Why Is My Puppy Biting the Older Dog's Neck?

Why Is My Puppy Biting the Older Dog’s Neck?

The innocent, unmatured puppy state in a dog’s life is the cutest for me. They are so playful, cheerful, and fun to watch. But some things concern us thinking is it okay to let them do what they do. One such occasion is when a puppy is biting the older dog’s neck frequently. It does look like they are just playing but is it what it really is?

So, Is your puppy biting the older dog’s neck? You do not need to worry because when a puppy is biting an older dog’s neck, cheek or face, it purely means fun. All the gruesome sounds and growling noises may concern you, but the two dogs are having the best time of their lives.

It will go on for hours whenever this happens until one of the dogs is tired. The older dog, too, will participate in the play by nudging and gently biting the puppy back.

What’s more distressing are the noises they make. The pup will muster all his courage and energy to bring out the most ominous growling noises he can. 

Yes, this bitey face play is cute and fun to watch. But things can escalate significantly if the pup annoys the older dog and pushes him off his limits. Then you’ll have to interfere and break things up before any worse happens.

Why Does My Puppy Always Bite My Other Dog’s Neck?

Small pups are mischief masters. They love to annoy their parents, siblings, and anyone around, and that’s how they have fun.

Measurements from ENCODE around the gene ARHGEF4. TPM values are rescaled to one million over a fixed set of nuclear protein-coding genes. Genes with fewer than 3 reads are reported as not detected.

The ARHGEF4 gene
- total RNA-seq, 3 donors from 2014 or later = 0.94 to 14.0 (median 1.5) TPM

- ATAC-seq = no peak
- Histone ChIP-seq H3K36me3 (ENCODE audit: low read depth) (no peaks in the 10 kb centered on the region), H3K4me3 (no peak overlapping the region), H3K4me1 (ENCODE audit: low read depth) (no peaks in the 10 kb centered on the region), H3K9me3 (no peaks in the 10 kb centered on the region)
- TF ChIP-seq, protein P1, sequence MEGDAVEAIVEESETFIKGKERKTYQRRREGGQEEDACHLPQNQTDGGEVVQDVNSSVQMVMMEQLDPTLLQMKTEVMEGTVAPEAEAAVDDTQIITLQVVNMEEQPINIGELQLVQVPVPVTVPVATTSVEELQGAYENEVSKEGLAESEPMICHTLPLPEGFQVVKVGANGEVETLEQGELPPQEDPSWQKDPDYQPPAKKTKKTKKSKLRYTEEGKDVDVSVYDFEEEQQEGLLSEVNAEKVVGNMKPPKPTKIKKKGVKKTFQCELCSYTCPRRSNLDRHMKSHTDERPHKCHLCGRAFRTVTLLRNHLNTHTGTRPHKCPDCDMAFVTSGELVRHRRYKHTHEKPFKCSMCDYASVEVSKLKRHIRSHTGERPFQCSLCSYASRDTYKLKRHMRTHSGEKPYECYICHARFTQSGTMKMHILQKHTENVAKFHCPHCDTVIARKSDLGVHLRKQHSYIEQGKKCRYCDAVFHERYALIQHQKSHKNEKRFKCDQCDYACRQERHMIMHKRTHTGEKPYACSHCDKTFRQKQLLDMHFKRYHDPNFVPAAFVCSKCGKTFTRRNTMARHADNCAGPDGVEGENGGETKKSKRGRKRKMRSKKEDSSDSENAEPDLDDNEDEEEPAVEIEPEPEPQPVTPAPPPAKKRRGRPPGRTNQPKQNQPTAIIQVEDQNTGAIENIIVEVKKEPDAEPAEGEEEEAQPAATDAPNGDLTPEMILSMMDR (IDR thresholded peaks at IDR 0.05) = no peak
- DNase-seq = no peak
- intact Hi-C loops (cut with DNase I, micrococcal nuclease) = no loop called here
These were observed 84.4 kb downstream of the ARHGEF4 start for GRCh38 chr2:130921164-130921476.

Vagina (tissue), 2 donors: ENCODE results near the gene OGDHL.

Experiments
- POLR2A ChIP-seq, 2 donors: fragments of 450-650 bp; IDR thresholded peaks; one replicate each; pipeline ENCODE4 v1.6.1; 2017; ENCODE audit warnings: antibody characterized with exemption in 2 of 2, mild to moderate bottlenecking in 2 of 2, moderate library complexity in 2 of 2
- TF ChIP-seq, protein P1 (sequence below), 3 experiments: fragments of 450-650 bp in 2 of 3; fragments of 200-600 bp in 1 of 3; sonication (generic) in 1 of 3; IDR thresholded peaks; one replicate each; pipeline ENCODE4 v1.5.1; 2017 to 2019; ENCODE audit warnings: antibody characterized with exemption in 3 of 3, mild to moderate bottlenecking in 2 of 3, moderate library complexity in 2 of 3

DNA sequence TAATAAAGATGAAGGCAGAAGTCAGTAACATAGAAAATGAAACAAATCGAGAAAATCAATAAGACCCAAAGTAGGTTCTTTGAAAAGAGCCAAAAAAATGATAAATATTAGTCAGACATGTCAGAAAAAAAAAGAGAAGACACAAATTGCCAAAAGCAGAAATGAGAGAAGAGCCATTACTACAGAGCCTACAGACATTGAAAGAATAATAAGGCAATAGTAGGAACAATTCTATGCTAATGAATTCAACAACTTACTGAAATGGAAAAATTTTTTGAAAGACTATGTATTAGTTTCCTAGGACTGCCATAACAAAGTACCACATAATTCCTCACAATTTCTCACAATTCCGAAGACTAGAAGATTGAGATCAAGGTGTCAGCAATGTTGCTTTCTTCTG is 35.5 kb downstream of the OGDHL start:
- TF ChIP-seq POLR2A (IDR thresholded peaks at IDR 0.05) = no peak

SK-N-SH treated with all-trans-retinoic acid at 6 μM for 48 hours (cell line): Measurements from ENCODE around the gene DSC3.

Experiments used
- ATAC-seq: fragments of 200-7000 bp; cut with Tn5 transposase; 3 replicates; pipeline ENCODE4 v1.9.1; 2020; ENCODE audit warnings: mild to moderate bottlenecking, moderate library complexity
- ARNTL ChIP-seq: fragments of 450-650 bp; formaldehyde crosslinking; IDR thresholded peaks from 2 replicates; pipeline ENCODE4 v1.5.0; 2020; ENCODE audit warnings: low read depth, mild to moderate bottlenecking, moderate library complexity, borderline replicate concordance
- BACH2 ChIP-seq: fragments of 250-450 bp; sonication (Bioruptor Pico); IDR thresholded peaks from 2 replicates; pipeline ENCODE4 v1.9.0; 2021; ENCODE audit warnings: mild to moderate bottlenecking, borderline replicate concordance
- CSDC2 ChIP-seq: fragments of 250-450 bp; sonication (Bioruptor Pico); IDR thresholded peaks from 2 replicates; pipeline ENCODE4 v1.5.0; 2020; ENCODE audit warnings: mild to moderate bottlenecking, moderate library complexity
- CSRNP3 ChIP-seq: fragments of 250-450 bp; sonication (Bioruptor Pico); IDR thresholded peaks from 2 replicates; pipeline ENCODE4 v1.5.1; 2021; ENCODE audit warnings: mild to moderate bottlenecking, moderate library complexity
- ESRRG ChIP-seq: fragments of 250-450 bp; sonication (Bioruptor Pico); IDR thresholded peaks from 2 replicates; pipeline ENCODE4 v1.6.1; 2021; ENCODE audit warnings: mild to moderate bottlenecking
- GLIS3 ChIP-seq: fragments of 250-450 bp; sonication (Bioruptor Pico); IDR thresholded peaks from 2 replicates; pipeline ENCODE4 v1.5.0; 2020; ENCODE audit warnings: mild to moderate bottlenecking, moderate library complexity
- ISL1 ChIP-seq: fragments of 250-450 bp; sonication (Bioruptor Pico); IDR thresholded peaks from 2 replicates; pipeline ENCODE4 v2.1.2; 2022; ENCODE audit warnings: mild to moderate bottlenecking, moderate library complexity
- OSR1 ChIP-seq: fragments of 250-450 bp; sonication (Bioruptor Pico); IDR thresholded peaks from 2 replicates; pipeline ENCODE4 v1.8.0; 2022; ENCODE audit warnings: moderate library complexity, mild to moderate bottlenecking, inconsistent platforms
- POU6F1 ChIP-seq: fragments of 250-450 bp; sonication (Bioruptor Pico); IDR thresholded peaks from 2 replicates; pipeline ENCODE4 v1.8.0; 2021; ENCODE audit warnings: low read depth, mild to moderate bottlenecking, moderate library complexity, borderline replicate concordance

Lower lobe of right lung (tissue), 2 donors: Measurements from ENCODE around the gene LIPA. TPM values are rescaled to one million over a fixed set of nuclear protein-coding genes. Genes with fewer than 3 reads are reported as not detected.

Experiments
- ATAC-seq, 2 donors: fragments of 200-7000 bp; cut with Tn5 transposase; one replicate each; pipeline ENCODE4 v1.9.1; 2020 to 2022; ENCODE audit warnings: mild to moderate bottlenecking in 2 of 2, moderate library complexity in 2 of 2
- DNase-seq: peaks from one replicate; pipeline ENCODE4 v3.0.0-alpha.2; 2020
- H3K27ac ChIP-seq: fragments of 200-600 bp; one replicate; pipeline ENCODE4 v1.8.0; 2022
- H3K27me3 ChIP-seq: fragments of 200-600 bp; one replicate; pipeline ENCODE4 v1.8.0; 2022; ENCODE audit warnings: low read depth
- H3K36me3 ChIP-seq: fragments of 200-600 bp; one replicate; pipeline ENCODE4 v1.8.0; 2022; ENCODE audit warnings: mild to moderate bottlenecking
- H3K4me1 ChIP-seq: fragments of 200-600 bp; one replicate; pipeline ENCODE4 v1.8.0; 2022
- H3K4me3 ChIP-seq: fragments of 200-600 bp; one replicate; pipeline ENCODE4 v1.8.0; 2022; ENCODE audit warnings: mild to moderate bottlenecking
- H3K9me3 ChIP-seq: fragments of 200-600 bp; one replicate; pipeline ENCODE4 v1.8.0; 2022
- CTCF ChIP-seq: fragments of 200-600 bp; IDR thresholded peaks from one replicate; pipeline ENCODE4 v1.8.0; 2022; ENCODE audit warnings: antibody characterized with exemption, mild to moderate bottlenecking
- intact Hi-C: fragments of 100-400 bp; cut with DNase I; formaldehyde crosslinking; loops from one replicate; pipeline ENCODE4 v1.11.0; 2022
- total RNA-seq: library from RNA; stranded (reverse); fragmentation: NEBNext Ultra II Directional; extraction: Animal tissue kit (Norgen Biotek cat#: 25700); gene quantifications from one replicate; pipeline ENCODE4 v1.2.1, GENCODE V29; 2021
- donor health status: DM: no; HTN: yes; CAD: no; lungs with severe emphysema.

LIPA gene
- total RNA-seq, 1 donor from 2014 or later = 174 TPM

If you have an older doggo and a puppy, the game of bitey face must not be new for you. I’m sure that whenever your puppy bites an older dog’s neck, cheek, face, etc., you must be watching the play and laughing your guts out.

When we laugh, their play will accelerate. It happens several times a day and will go on as long as the puppy is tired of the older doggo had enough.

Most of the time, this is pure fun. It also strengthens the pup’s social skills and affection towards the other pet. 

What Are The Possible Reactions Of Older Dogs During The Play?

Even still, there are many reaction possibilities in older dogs. If he’s a playful and funny character with exemplary patience, the older dog will opt for the game with the pup.

And there are times when this game could go on for hours several times a day. Moreover, you can’t say that the puppy doesn’t learn anything from the bigger fluff boy. He’ll teach him many tricks and lessons about life. 

Secondly, some older pooches have limits. After the line is passed, he’ll not be in the mood for the bitey face game anymore on that particular day.

He will ignore the puppy’s silly games after that. These dogs are the dangerous type when it comes to escalated bitey-face games. 

When they are off mood, it could aggravate and annoy them to the max that they get angry and jump at the pup. It is where you need to bring in your involvement.

Whenever you notice that the end of the big boy’s patience is near, quickly remove the baby pup and distract him with something else. As an example, give him his favorite chew toy to play with.

The third type is the dogs that completely ignore the presence of the playful pup. The small doggo will try as much as possible to engage the older dog in the game, but the uninterested big boy will just walk off.

These boys, too, can suddenly get angry. If you know the man’s mood and he’ll snap, it’s better to get the puppy away and distract him with a chew toy or something.